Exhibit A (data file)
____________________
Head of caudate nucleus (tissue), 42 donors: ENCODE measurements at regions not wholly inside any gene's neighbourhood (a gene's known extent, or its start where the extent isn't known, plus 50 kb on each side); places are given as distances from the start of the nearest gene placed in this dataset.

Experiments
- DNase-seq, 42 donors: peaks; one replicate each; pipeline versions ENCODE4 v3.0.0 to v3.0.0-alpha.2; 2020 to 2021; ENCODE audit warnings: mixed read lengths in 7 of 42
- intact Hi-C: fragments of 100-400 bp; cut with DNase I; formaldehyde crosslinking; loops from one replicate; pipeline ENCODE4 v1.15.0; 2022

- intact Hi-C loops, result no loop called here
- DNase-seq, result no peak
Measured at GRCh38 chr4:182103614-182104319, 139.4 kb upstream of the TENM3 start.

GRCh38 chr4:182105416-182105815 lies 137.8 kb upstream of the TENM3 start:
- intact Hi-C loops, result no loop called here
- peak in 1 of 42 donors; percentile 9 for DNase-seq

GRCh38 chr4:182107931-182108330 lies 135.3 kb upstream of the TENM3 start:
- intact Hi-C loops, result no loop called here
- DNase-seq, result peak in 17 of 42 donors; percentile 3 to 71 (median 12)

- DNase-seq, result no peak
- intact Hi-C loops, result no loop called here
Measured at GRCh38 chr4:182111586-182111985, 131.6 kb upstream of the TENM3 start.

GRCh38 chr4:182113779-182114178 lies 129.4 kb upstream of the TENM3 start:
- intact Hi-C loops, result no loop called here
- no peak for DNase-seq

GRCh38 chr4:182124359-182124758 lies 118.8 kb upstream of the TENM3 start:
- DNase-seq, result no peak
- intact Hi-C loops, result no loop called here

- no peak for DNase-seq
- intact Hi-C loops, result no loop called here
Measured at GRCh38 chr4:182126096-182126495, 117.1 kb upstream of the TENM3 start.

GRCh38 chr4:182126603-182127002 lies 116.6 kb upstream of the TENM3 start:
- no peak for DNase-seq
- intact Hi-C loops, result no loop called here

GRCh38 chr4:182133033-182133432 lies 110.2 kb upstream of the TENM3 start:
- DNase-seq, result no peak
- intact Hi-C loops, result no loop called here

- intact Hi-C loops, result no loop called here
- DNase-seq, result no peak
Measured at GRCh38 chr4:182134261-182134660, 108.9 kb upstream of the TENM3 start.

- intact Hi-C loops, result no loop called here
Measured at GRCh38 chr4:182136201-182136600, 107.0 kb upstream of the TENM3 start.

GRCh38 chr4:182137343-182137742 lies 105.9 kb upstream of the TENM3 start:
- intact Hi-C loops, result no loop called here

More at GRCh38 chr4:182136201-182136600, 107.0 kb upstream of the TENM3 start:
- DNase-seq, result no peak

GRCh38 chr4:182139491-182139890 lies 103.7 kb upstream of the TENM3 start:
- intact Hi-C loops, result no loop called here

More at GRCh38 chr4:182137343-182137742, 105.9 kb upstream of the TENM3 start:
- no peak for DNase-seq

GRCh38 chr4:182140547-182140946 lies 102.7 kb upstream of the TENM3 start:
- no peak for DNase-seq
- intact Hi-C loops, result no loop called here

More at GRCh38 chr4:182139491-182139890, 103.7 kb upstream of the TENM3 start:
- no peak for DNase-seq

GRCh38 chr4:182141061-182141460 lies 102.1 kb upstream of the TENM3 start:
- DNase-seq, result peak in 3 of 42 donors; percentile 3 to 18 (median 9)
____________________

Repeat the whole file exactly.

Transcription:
Head of caudate nucleus (tissue), 42 donors: ENCODE measurements at regions not wholly inside any gene's neighbourhood (a gene's known extent, or its start where the extent isn't known, plus 50 kb on each side); places are given as distances from the start of the nearest gene placed in this dataset.

Experiments
- DNase-seq, 42 donors: peaks; one replicate each; pipeline versions ENCODE4 v3.0.0 to v3.0.0-alpha.2; 2020 to 2021; ENCODE audit warnings: mixed read lengths in 7 of 42
- intact Hi-C: fragments of 100-400 bp; cut with DNase I; formaldehyde crosslinking; loops from one replicate; pipeline ENCODE4 v1.15.0; 2022

- intact Hi-C loops, result no loop called here
- DNase-seq, result no peak
Measured at GRCh38 chr4:182103614-182104319, 139.4 kb upstream of the TENM3 start.

GRCh38 chr4:182105416-182105815 lies 137.8 kb upstream of the TENM3 start:
- intact Hi-C loops, result no loop called here
- peak in 1 of 42 donors; percentile 9 for DNase-seq

GRCh38 chr4:182107931-182108330 lies 135.3 kb upstream of the TENM3 start:
- intact Hi-C loops, result no loop called here
- DNase-seq, result peak in 17 of 42 donors; percentile 3 to 71 (median 12)

- DNase-seq, result no peak
- intact Hi-C loops, result no loop called here
Measured at GRCh38 chr4:182111586-182111985, 131.6 kb upstream of the TENM3 start.

GRCh38 chr4:182113779-182114178 lies 129.4 kb upstream of the TENM3 start:
- intact Hi-C loops, result no loop called here
- no peak for DNase-seq

GRCh38 chr4:182124359-182124758 lies 118.8 kb upstream of the TENM3 start:
- DNase-seq, result no peak
- intact Hi-C loops, result no loop called here

- no peak for DNase-seq
- intact Hi-C loops, result no loop called here
Measured at GRCh38 chr4:182126096-182126495, 117.1 kb upstream of the TENM3 start.

GRCh38 chr4:182126603-182127002 lies 116.6 kb upstream of the TENM3 start:
- no peak for DNase-seq
- intact Hi-C loops, result no loop called here

GRCh38 chr4:182133033-182133432 lies 110.2 kb upstream of the TENM3 start:
- DNase-seq, result no peak
- intact Hi-C loops, result no loop called here

- intact Hi-C loops, result no loop called here
- DNase-seq, result no peak
Measured at GRCh38 chr4:182134261-182134660, 108.9 kb upstream of the TENM3 start.

- intact Hi-C loops, result no loop called here
Measured at GRCh38 chr4:182136201-182136600, 107.0 kb upstream of the TENM3 start.

GRCh38 chr4:182137343-182137742 lies 105.9 kb upstream of the TENM3 start:
- intact Hi-C loops, result no loop called here

More at GRCh38 chr4:182136201-182136600, 107.0 kb upstream of the TENM3 start:
- DNase-seq, result no peak

GRCh38 chr4:182139491-182139890 lies 103.7 kb upstream of the TENM3 start:
- intact Hi-C loops, result no loop called here

More at GRCh38 chr4:182137343-182137742, 105.9 kb upstream of the TENM3 start:
- no peak for DNase-seq

GRCh38 chr4:182140547-182140946 lies 102.7 kb upstream of the TENM3 start:
- no peak for DNase-seq
- intact Hi-C loops, result no loop called here

More at GRCh38 chr4:182139491-182139890, 103.7 kb upstream of the TENM3 start:
- no peak for DNase-seq

GRCh38 chr4:182141061-182141460 lies 102.1 kb upstream of the TENM3 start:
- DNase-seq, result peak in 3 of 42 donors; percentile 3 to 18 (median 9)